The actor is unfazed about any backlash on his acting projects.

“I have millions to support me. The tickets for my play are sold out a month before. The common man doesn’t listen to the intellectual nonsense by a section of people,” he said.

(Preetha Nair, IANS)

 

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Actor Anupam Kher Says That Cinema And Politics Cannot Be Separated

"The Accidental Prime Minister" is slated to release on January 11

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National Award winning actor Anupam Kher, who essays the character of former Prime Minister Manmohan Singh in “The Accidental Prime Minister”, says cinema and politics cannot be separated since one reflects the other.

The film, even before its release, has grabbed a lot of eyeballs and faced criticism for the projection of its central character and for being timed to hit the screens before the 2019 general elections.

Anupam told IANS: “Look, when the audience is going to the theatre to watch a film, they are regular cine-goers and movie lovers. They are not entering the hall as a voter.

“But yes, when they come out, the film might linger in their mind. But then, cinema and politics cannot be separated, because they are a reflection of each other.”

The actor further said: “A filmmaker or an artiste really cannot figure out why people are voting for a political party. Some voters are loyalists; some are making a list of good and bad to choose a party and the government. How much can a film could contribute to that?

“Having said that, I personally believe that when people go to vote for choosing a government, they do not decide anything based on the impact of a film.”

The movie is based on an eponymous book which was released during the 2014 elections when the political transformation happened and the nation voted the Bharatiya Janata Party government over the Congress-led UPA government.

Does the film intend to influence the voters to form an opinion on the Congress party by showing Singh in a critical light?

“It is ridiculous to say that people choose a political party and a change happened in the government because of Sanjay Baru’s book! Similarly, it would be silly to say that this film will change the result of the election this year,” replied the 63-year-old actor.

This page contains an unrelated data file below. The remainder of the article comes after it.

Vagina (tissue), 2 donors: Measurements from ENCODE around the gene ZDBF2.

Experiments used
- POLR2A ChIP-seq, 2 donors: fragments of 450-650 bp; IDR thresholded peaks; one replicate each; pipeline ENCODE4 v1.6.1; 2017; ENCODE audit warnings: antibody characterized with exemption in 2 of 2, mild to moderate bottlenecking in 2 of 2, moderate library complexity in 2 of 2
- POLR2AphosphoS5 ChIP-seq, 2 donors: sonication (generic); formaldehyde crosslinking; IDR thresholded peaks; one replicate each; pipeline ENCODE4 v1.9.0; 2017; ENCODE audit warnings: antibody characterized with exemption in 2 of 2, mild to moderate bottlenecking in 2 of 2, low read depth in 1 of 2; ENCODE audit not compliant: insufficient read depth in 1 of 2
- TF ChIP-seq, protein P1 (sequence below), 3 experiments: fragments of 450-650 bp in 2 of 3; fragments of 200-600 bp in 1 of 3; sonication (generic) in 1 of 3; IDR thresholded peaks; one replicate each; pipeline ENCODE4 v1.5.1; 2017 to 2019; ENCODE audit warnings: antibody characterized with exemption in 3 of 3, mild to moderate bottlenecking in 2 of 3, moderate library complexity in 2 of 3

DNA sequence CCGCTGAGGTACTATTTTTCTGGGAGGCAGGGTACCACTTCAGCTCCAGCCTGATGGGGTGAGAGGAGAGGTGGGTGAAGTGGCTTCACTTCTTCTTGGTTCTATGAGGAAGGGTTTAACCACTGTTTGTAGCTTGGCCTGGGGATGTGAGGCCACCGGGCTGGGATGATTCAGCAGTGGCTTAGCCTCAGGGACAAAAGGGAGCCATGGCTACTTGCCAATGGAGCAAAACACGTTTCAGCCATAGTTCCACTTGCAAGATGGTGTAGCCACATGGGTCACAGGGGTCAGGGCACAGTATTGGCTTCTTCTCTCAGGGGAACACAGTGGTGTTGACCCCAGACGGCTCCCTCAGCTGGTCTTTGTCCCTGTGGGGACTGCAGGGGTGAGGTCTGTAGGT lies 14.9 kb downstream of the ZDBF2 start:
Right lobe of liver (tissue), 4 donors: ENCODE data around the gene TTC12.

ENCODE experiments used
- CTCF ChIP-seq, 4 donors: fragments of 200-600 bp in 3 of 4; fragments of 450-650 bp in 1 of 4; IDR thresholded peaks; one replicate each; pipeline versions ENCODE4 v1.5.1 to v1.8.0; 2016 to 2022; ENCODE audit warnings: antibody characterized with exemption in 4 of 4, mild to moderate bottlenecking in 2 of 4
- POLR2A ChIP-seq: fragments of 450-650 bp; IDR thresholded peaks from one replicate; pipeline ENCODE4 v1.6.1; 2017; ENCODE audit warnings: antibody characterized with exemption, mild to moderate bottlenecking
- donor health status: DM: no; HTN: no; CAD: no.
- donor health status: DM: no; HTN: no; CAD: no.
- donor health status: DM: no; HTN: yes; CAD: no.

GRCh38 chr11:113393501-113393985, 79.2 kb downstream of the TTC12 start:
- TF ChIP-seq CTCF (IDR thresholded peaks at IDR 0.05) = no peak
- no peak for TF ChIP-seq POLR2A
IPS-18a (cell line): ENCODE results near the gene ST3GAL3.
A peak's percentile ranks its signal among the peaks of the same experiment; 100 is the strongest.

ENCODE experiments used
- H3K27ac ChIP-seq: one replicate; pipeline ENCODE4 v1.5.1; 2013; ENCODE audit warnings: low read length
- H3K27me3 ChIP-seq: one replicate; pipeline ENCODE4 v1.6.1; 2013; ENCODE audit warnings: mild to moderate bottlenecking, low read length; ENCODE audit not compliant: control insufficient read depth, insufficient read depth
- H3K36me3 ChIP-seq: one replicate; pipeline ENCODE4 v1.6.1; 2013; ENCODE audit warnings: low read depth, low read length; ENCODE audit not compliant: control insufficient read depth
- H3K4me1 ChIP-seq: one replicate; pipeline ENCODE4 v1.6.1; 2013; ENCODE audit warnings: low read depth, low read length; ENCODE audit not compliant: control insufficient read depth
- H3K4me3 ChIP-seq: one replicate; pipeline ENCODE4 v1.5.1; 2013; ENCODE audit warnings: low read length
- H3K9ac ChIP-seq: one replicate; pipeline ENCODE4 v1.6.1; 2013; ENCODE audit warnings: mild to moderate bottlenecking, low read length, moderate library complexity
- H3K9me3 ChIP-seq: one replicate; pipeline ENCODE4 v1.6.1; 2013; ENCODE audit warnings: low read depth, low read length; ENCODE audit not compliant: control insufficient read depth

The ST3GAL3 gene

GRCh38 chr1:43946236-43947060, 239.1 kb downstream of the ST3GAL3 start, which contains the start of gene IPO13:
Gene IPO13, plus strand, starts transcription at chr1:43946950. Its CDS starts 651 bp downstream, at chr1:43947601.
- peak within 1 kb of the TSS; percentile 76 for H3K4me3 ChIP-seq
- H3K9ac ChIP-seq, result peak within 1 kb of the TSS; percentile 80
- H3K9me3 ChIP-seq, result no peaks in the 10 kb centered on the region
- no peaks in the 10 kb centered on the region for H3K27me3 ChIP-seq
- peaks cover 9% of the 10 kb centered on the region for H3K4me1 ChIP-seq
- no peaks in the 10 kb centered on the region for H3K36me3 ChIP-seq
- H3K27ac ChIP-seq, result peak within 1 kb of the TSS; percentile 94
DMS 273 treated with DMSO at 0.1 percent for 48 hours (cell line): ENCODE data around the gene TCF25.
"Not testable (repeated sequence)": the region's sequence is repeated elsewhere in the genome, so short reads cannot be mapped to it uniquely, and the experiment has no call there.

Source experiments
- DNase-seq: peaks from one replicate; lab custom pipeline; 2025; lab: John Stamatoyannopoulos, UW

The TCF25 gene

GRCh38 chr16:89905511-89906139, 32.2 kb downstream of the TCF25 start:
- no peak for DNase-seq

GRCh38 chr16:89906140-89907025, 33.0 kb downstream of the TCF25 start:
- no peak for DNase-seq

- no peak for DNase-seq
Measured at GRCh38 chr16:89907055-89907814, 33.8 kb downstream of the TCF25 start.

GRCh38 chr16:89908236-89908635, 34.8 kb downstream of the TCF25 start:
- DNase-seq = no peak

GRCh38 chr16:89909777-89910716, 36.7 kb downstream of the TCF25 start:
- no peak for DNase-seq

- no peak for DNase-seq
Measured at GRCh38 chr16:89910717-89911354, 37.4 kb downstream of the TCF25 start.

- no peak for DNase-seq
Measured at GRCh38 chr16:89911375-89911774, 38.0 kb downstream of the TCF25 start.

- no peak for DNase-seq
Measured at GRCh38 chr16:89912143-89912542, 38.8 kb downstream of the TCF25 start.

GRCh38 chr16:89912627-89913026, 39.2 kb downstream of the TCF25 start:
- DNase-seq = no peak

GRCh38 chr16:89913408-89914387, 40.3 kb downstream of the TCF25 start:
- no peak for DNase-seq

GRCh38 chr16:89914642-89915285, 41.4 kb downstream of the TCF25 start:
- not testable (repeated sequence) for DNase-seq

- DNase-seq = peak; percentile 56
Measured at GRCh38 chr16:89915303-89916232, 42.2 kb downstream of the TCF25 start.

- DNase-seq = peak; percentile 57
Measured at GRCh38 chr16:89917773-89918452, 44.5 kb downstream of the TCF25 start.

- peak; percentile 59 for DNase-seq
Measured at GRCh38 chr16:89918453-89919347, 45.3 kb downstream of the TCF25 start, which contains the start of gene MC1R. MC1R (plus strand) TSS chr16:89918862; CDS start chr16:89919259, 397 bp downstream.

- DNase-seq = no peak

Anupam Kher
Cinema, politics can’t be separated: Anupam Kher, flickr

Directed by Vijay Ratnakar Gutte, the film also features Akshaye Khanna, Aahana Kumra and Arjun Mathur.

The book gives an insight of the Prime Minister Office (PMO) as well as the personal journey of Singh. And the film’s trailer gives a glimpse how the narrative will emphasise on the contradiction and difference of opinion between the PM and the Congress Party, especially its then president Sonia Gandhi.

In fact, such elements in the book also received some criticism in 2014.

Asked if highlighting on the conflict between the former PM and Congress party president is the core content of the film, Anupam said: “No, no, the story is a very humane tale of a man, who was born into a middle-class family and with his merit, he excelled and became a Prime Minister.

“He is a man with all heart, a true patriot, well read, humble man who went through a huge struggle and felt vulnerable as a Prime Minister of the country.”

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Commenting on the party president and PM conflict, the actor added: “It was never a secret. It was rather an open secret that has come out. It was there in the book as well!

“Everyone knew that he was chosen to become a Prime Minister by the Congress party and he was the least expected candidate. Our film is shown from the point of view of a media advisor in the PMO.

“It would be appreciated if audiences watch the film, as a story.”

“The Accidental Prime Minister” is slated to release on January 11. (IANS)